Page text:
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David Sole: Happy 50th, Doddie – I’ll be raising my glass to you

© Ross Parker / SNS Group / SRUDoddie Weir with Oor Doddie at the handover of the statue at Murrayfield back in December
Doddie Weir with Oor Doddie at the handover of the statue at Murrayfield back in December

Back in June, 2017, the British & Irish Lions were playing their epic series against the All Blacks.

However, at the same time, the rugby world was shocked by the revelation that Doddie Weir, one of Scotland’s greats, had been diagnosed with motor neurone disease (MND).

Three years on and the loveable Weir is approaching his 50th birthday on Saturday. The Fourth of July will be having more significance in the Weir family home than across the Atlantic in the US.

It is bound to be a wonderful celebration of life for the big man.

If, and when, he has a chance to reflect on the last three years or so, he should be justifiably proud of what he has achieved.

Firstly, in setting up the My Name’5 Doddie Foundation he has raised more than £5 million for research into this awful, terminal illness. But he has also raised awareness of the plight of those who suffer from MND.

What’s more, Weir has done this with a smile on his face – with time for every well-wisher that wants to shake his hand or say hello, and with an attitude that few, if any, sharing his situation can emulate.

That there has only been one drug to treat MND for the last 30 years is truly shocking.

When you see how the research world has been mobilised to find a vaccine for Covid-19, it is almost shameful that progress has been so slow in the quest to find solace for sufferers of MND.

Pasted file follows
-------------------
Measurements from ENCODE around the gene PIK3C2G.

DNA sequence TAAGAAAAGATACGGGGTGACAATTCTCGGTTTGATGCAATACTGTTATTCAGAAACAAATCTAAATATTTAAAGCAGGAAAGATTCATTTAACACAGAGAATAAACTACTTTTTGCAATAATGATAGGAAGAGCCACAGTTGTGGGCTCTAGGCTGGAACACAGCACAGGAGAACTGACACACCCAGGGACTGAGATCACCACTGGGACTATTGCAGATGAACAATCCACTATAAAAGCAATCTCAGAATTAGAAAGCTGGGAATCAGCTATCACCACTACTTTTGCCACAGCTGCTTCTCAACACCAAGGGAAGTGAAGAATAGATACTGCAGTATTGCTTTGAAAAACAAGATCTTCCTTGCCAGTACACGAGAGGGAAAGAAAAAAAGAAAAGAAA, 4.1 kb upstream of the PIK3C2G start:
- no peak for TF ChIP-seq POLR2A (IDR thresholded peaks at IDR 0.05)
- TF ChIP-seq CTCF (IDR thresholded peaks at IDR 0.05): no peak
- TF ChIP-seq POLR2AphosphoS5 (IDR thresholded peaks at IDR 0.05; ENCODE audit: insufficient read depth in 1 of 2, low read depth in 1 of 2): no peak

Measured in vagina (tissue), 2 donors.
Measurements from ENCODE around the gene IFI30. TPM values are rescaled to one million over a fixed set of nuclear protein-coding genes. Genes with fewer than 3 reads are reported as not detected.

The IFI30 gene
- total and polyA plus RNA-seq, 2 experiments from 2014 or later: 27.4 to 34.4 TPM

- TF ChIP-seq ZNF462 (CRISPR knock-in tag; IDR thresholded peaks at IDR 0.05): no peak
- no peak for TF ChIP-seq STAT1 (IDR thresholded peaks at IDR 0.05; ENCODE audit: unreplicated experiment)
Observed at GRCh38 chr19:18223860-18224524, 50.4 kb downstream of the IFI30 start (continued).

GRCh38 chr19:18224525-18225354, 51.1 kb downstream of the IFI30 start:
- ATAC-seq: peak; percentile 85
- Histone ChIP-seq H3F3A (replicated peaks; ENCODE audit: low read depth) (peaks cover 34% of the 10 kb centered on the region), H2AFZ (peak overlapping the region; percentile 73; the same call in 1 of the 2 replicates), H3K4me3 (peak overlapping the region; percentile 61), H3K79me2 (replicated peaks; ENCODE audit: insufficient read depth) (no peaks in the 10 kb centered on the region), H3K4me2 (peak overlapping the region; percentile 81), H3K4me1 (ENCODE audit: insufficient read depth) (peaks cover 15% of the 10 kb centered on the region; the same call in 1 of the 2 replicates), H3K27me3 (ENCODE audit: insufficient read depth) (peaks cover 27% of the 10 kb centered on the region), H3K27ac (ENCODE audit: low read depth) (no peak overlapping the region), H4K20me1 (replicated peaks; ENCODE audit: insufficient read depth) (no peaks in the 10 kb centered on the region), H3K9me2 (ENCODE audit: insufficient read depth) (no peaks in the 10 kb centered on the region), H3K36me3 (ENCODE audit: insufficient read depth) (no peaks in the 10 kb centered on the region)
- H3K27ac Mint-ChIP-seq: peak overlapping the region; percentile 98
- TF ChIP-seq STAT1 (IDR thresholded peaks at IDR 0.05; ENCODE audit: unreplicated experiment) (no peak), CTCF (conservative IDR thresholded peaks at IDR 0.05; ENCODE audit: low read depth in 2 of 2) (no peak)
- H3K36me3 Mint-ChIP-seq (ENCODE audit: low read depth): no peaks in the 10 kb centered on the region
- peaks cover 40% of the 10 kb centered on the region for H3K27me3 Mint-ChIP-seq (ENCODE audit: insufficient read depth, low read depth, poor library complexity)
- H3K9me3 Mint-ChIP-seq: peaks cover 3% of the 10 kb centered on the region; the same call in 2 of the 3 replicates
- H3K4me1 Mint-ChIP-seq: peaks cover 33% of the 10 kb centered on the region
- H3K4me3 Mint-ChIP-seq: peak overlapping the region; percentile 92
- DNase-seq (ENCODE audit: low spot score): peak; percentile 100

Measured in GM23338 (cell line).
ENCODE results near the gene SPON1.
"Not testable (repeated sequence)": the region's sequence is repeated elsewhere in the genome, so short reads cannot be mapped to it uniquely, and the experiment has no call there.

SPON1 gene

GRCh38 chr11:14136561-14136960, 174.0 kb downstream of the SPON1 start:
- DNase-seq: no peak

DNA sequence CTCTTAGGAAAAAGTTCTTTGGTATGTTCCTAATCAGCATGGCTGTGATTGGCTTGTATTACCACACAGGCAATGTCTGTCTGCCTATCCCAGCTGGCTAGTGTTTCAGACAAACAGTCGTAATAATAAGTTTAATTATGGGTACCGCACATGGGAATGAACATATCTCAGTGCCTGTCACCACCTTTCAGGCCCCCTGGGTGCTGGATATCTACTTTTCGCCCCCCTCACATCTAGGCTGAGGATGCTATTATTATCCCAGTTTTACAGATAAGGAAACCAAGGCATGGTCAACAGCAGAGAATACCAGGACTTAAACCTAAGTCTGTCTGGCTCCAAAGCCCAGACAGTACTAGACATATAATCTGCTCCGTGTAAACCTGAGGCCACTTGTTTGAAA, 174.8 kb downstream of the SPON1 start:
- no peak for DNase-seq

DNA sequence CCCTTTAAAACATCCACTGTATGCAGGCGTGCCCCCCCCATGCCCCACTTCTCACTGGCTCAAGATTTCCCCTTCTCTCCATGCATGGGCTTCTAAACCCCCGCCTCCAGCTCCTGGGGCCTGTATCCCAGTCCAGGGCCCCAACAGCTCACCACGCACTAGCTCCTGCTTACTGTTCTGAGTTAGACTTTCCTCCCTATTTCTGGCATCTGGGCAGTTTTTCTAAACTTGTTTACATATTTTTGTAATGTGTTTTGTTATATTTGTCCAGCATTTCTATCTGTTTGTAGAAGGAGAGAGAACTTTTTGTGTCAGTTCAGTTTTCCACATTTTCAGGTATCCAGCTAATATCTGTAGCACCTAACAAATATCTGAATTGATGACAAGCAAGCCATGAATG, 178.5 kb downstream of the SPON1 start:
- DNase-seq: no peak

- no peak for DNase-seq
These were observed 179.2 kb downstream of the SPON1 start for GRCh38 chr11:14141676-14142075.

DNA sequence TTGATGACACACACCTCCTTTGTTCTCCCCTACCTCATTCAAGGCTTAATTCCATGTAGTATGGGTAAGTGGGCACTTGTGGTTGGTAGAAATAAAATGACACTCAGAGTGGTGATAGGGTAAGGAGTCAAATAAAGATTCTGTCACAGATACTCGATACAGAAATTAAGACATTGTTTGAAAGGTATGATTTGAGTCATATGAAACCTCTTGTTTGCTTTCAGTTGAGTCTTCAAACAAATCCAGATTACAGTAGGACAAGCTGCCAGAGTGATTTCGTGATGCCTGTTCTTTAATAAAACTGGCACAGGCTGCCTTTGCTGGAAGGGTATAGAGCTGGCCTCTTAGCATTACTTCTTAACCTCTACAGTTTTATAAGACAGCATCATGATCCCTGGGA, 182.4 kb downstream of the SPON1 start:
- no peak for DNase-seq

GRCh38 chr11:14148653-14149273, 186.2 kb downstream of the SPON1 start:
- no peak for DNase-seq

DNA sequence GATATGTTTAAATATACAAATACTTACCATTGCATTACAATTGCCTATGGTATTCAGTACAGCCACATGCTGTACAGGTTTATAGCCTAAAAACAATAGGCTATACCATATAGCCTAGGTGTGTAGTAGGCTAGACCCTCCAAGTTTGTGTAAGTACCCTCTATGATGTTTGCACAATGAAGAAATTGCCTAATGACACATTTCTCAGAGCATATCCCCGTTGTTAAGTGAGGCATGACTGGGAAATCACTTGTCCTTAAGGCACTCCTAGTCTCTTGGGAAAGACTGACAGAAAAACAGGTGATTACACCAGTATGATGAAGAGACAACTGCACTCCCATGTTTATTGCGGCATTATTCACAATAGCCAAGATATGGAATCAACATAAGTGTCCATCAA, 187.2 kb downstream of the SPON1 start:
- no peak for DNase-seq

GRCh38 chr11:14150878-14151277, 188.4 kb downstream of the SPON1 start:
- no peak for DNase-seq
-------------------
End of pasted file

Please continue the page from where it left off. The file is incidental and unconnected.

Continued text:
Yet, despite all this, Doddie continues to live life to the full – as he did before he was diagnosed.

When he was interviewed a few days ago on MND Awareness Day he said that he used the best drug of all – his mind and positivity.

When you meet him, you know this is true.

Clearly life is not easy for Doddie, yet he embraces it with humility and humour.

A master of the under-statement, he described having to shield during lockdown as being “quite tricky’”.

Others in his situation have not been quite so accepting of their situation, yet that has been key for Weir.

He has accepted what life has thrown at him and has always sought to make the best of it, even in the direst of circumstances.

Raising funds for MND research has given him a sense of purpose and fuelled his hunger to live his very best life.

His attitude and approach to life is totally positive and he greets each day with a smile, grateful for what life has given him.

I, along with the rest of the rugby world, want to wish him a very happy birthday come Saturday.

I’ll be raising a glass to the big man, and hoping that he will have many more birthdays to come.